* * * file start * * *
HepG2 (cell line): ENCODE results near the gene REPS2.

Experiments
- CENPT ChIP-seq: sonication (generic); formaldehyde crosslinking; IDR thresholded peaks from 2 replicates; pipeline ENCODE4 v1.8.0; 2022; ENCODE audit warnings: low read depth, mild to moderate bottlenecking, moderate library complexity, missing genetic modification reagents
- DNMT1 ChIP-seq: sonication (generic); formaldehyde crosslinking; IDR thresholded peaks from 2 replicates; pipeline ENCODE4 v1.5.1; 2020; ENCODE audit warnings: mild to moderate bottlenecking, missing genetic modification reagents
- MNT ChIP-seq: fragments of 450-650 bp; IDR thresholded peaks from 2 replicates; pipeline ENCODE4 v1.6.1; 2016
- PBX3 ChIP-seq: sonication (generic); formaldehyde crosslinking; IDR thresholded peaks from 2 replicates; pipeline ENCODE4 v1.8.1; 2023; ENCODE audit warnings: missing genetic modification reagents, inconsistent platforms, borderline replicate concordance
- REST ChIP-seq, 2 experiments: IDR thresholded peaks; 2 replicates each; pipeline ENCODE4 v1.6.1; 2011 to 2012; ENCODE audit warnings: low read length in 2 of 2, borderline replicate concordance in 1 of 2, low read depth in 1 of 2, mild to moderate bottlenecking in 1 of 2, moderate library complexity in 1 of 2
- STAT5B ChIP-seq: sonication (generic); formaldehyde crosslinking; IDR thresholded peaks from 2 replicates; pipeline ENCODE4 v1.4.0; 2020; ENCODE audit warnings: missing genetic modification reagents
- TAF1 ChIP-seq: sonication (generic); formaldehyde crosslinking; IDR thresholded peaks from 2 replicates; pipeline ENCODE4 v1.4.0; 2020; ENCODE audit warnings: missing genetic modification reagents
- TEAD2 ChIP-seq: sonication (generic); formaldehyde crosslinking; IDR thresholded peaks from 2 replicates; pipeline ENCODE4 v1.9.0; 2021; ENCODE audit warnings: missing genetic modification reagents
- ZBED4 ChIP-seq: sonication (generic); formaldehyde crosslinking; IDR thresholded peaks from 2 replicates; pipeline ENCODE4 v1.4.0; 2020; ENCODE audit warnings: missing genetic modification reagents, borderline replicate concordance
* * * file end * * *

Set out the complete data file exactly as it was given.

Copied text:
HepG2 (cell line): ENCODE results near the gene REPS2.

Experiments
- CENPT ChIP-seq: sonication (generic); formaldehyde crosslinking; IDR thresholded peaks from 2 replicates; pipeline ENCODE4 v1.8.0; 2022; ENCODE audit warnings: low read depth, mild to moderate bottlenecking, moderate library complexity, missing genetic modification reagents
- DNMT1 ChIP-seq: sonication (generic); formaldehyde crosslinking; IDR thresholded peaks from 2 replicates; pipeline ENCODE4 v1.5.1; 2020; ENCODE audit warnings: mild to moderate bottlenecking, missing genetic modification reagents
- MNT ChIP-seq: fragments of 450-650 bp; IDR thresholded peaks from 2 replicates; pipeline ENCODE4 v1.6.1; 2016
- PBX3 ChIP-seq: sonication (generic); formaldehyde crosslinking; IDR thresholded peaks from 2 replicates; pipeline ENCODE4 v1.8.1; 2023; ENCODE audit warnings: missing genetic modification reagents, inconsistent platforms, borderline replicate concordance
- REST ChIP-seq, 2 experiments: IDR thresholded peaks; 2 replicates each; pipeline ENCODE4 v1.6.1; 2011 to 2012; ENCODE audit warnings: low read length in 2 of 2, borderline replicate concordance in 1 of 2, low read depth in 1 of 2, mild to moderate bottlenecking in 1 of 2, moderate library complexity in 1 of 2
- STAT5B ChIP-seq: sonication (generic); formaldehyde crosslinking; IDR thresholded peaks from 2 replicates; pipeline ENCODE4 v1.4.0; 2020; ENCODE audit warnings: missing genetic modification reagents
- TAF1 ChIP-seq: sonication (generic); formaldehyde crosslinking; IDR thresholded peaks from 2 replicates; pipeline ENCODE4 v1.4.0; 2020; ENCODE audit warnings: missing genetic modification reagents
- TEAD2 ChIP-seq: sonication (generic); formaldehyde crosslinking; IDR thresholded peaks from 2 replicates; pipeline ENCODE4 v1.9.0; 2021; ENCODE audit warnings: missing genetic modification reagents
- ZBED4 ChIP-seq: sonication (generic); formaldehyde crosslinking; IDR thresholded peaks from 2 replicates; pipeline ENCODE4 v1.4.0; 2020; ENCODE audit warnings: missing genetic modification reagents, borderline replicate concordance